When Headquarters and Headquarters Battalion, 1st Cavalry Division soldiers deployed to Kandahar Airfield, Afghanistan, in June 2014, they were given the mission of training, advising and assisting Afghan National Security Forces.
By December — as part of the drawdown of U.S. forces in Afghanistan — the soldiers also had transitioned the Regional Command South headquarters to its new Train, Advise and Assist Command South structure.
However troopers assigned to the division’s information cell, had a more specified mission — transitioning Kandahar’s NATO-based communications network to a U.S.-based network.
Because transferring a network of this size is not a common — or easy — task accomplishing the mission meant treading an unfamiliar territory.
Capt. Christopher Bizor, the division’s network operations officer in charge, said the three-month process became the standard for other headquarters across Afghanistan since the First Team soldiers were among the first in Afghanistan to complete this mission as Operation Enduring Freedom transitioned to NATO’s Resolute Support.
“The transition was key because it was a part of the presidential agreement between U.S. and Afghanistan for the Resolute Support mission to reduce the amount of coalition forces in Afghanistan,” Bizor said.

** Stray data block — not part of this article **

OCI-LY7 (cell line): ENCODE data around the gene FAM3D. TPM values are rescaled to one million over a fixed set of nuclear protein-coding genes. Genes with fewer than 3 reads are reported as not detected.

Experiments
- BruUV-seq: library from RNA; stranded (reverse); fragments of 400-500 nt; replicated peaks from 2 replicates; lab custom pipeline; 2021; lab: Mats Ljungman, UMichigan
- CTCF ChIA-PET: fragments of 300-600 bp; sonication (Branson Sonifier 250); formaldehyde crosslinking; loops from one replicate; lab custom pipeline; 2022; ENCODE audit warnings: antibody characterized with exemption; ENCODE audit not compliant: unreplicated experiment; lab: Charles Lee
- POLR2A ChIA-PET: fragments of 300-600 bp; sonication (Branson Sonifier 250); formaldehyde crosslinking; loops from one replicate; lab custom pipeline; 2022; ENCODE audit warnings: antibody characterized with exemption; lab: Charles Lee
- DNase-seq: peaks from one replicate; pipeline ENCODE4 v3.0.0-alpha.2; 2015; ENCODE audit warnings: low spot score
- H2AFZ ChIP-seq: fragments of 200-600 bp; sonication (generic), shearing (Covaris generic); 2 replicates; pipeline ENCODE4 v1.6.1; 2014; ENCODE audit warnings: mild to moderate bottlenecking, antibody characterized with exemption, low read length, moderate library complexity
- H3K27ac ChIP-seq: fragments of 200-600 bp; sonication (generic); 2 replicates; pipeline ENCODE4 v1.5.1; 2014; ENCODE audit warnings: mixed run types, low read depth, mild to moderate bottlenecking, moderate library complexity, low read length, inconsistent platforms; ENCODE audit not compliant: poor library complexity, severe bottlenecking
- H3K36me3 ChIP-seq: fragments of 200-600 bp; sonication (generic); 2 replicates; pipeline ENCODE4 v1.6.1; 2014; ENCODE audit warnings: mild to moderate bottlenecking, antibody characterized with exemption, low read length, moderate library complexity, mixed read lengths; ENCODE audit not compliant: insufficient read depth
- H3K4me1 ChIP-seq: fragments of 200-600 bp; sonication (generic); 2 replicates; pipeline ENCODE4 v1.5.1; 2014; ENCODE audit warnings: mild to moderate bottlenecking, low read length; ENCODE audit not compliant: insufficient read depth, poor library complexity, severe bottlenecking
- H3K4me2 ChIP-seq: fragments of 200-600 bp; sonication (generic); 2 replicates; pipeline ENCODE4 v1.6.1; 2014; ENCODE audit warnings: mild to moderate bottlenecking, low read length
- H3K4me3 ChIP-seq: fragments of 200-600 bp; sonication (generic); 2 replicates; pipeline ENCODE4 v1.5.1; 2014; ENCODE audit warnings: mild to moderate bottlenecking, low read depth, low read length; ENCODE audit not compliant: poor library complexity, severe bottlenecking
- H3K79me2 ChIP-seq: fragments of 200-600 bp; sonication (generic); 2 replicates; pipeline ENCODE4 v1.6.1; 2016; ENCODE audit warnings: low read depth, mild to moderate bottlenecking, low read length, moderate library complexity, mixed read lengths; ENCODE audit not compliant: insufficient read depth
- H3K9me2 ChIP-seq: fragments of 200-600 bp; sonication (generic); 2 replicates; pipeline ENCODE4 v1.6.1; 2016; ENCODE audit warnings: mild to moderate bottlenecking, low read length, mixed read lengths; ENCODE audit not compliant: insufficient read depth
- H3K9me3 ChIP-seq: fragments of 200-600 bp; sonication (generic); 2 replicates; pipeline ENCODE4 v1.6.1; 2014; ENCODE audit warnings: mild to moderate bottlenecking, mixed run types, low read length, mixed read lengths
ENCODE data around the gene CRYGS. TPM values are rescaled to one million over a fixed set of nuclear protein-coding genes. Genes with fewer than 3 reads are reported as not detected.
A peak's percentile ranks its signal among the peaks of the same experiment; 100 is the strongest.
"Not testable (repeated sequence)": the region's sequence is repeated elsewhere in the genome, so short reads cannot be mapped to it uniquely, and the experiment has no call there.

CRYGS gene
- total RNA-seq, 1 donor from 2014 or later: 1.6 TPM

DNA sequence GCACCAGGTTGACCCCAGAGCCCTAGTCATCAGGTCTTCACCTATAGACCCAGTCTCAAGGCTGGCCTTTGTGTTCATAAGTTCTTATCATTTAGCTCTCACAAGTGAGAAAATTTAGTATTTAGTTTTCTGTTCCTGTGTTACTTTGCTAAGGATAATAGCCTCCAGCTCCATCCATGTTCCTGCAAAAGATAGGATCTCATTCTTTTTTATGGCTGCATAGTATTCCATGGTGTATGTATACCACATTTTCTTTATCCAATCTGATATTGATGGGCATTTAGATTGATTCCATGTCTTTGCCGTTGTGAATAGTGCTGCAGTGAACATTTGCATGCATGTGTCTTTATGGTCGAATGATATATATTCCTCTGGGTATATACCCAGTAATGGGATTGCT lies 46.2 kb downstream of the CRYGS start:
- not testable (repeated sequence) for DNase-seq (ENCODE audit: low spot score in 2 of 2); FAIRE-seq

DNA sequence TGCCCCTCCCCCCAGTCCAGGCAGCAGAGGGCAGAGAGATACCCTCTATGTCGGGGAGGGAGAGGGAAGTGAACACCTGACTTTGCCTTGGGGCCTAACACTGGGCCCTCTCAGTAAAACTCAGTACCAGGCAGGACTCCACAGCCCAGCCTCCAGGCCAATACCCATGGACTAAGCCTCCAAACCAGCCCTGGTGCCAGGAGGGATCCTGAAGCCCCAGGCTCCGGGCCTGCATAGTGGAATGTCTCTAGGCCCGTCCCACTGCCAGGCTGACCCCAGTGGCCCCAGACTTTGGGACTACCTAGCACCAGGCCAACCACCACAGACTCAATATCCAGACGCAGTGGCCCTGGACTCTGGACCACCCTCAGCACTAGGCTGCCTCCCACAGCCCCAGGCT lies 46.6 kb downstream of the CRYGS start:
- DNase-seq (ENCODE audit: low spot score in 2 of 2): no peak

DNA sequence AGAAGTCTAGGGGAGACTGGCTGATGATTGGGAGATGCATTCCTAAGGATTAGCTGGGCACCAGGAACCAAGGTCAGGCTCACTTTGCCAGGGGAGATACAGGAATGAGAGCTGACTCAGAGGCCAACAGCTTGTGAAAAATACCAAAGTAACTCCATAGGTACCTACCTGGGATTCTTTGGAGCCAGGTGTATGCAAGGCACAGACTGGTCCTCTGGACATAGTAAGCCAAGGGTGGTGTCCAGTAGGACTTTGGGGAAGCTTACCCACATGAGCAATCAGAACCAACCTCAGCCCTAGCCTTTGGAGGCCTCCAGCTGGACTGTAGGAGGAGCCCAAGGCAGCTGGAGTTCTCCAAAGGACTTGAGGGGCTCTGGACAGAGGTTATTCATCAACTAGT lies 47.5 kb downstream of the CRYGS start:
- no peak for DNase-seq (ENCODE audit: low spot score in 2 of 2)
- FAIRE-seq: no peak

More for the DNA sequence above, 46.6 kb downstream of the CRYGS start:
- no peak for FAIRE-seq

He said the process included migrating more than 400 users across Khandahar Airfield from NATO services to U.S. Army services with minimal interruptions to mission critical communications.
“In compliance with the agreement, the United States was identified to be the host nation responsible for Regional Command South that would ultimately return control to the Government of the Islamic Republic of Afghanistan,” he added.
Roughly 30 First Team soldiers alongside soldiers from the 550th Signal Company worked day in and day out to scale down Kandahar’s network.
Lt. Col. Osvaldo Ortiz, the information officer in charge said the network had grown significantly since the coalition mission first began in the early 2000s.
“We’ve been deployed for so long, you get there, the comms are already there,” Ortiz said. “When you leave, you usually leave them in place for the next person. Now we have to tear stuff down. Now, we have to turn stuff off.”
He explained there was also a human element to consider when decreasing the size and scope of the network.
“Where there were 40 to 50 forward operating bases and 20,000 people in Kandahar requiring support, our goal was to scale it down to a network that is sustainable for a small amount of people,” Ortiz said.
That smaller amount of people included about 8,000 coalition forces and civilian contractors.
Ortiz said his soldiers did a fantastic job, and now there are tools and techniques in place to assist Regional Command East in their transition.
The remaining division soldiers are expected to return to Fort Hood early this summer.